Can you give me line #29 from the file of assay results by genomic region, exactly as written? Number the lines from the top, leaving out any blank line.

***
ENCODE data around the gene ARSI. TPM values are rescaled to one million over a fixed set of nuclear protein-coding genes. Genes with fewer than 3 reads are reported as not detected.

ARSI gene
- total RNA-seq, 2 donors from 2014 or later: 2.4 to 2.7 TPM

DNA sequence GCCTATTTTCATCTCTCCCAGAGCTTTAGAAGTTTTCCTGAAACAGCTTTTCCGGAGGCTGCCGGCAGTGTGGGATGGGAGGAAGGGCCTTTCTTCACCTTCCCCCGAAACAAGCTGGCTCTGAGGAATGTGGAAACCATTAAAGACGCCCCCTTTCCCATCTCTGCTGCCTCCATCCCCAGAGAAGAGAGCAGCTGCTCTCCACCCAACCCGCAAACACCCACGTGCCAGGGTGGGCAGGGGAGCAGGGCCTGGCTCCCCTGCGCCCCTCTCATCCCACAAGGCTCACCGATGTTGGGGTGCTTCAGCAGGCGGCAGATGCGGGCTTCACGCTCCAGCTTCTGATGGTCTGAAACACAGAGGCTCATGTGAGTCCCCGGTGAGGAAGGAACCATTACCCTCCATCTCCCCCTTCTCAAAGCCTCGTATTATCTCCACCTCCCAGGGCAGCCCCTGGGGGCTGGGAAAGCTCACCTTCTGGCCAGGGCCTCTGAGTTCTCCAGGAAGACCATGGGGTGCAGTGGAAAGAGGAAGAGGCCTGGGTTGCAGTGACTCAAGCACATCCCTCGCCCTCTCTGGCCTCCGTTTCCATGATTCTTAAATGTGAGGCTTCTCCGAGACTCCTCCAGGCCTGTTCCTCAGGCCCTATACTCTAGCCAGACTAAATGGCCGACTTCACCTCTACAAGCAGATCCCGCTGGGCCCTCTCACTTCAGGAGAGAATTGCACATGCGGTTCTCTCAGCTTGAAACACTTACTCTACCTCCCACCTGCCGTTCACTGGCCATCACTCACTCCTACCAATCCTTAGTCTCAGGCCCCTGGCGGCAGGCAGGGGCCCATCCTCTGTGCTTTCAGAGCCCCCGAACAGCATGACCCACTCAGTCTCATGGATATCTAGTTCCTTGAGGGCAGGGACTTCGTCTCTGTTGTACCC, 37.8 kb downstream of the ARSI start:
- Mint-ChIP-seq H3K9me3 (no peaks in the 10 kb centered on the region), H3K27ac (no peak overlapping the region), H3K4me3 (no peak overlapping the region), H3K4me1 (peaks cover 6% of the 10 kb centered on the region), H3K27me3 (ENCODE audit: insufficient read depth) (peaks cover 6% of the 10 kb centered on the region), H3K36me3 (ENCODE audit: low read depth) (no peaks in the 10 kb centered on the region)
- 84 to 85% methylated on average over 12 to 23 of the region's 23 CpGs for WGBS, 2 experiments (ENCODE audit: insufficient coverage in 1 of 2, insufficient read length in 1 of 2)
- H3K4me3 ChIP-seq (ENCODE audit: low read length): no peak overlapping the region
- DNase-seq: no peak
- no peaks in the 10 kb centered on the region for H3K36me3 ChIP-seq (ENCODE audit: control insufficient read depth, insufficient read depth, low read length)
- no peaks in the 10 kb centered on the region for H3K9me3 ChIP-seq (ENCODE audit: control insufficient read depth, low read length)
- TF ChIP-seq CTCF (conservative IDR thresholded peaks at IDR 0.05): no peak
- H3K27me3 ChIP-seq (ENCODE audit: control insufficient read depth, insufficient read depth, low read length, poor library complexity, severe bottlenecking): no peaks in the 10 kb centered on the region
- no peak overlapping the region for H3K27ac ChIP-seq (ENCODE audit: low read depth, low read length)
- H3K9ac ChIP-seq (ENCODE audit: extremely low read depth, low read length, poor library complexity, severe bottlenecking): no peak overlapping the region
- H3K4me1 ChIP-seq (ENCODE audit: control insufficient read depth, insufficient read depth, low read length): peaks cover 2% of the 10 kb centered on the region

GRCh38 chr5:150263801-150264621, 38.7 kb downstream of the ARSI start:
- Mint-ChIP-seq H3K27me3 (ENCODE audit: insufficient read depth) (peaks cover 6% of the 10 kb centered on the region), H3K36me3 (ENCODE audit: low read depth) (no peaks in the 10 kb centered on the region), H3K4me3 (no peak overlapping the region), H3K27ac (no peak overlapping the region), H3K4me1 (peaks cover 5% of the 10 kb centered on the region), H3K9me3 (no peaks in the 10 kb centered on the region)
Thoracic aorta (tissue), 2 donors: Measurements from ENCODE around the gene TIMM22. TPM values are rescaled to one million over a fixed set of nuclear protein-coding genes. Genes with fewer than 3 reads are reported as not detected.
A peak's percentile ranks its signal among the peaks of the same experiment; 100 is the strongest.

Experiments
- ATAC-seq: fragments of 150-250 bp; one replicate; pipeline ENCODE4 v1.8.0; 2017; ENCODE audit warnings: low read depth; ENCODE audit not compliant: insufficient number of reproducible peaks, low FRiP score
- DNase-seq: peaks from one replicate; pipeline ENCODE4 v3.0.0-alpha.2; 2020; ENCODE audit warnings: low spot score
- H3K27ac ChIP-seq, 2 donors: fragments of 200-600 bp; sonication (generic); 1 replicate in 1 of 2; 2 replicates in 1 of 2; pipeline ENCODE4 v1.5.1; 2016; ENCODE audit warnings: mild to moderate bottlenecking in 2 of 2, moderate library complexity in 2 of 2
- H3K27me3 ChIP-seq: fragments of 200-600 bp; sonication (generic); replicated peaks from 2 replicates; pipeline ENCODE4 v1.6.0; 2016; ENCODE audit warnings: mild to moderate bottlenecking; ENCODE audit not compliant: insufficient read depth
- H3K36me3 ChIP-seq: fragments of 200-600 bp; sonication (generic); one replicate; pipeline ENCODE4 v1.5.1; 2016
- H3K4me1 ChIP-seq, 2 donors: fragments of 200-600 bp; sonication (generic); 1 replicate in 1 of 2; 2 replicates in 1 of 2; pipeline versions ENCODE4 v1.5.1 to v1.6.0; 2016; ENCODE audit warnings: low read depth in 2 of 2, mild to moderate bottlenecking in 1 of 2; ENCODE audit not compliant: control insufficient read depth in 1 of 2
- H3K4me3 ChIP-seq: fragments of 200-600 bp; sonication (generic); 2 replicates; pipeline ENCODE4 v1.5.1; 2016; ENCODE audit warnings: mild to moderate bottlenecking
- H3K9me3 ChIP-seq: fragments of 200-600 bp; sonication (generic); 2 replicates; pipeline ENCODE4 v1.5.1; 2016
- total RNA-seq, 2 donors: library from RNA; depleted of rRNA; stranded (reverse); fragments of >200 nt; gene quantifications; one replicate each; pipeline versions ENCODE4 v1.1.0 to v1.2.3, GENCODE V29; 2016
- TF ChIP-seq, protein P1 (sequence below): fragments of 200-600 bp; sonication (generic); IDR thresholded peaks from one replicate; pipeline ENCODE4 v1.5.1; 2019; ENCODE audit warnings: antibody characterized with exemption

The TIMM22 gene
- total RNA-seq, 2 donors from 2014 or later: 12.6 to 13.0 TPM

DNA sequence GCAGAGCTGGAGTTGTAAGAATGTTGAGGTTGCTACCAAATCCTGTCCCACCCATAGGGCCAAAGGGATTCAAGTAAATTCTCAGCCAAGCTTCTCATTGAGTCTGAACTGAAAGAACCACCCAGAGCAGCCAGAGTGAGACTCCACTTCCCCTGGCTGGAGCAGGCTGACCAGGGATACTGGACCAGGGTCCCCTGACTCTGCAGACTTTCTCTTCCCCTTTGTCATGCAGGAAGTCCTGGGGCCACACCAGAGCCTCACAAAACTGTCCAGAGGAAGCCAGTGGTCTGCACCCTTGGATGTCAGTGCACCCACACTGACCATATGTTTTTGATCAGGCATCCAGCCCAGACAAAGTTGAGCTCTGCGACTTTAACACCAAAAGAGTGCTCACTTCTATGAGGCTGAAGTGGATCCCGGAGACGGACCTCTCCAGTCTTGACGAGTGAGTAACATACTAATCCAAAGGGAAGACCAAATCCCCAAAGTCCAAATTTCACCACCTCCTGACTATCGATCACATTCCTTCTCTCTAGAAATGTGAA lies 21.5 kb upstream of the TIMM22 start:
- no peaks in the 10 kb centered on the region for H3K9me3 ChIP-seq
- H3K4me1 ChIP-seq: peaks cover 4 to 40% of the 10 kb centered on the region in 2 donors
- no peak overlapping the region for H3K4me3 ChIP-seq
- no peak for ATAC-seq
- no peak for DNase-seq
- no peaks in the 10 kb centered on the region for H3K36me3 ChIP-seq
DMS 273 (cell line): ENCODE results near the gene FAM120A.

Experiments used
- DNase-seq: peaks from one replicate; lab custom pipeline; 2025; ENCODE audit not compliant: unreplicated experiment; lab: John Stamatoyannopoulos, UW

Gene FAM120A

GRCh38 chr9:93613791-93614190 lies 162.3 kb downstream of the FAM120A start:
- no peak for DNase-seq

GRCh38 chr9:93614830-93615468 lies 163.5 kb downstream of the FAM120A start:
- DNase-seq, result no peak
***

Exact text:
- total RNA-seq, 2 donors: library from RNA; depleted of rRNA; stranded (reverse); fragments of >200 nt; gene quantifications; one replicate each; pipeline versions ENCODE4 v1.1.0 to v1.2.3, GENCODE V29; 2016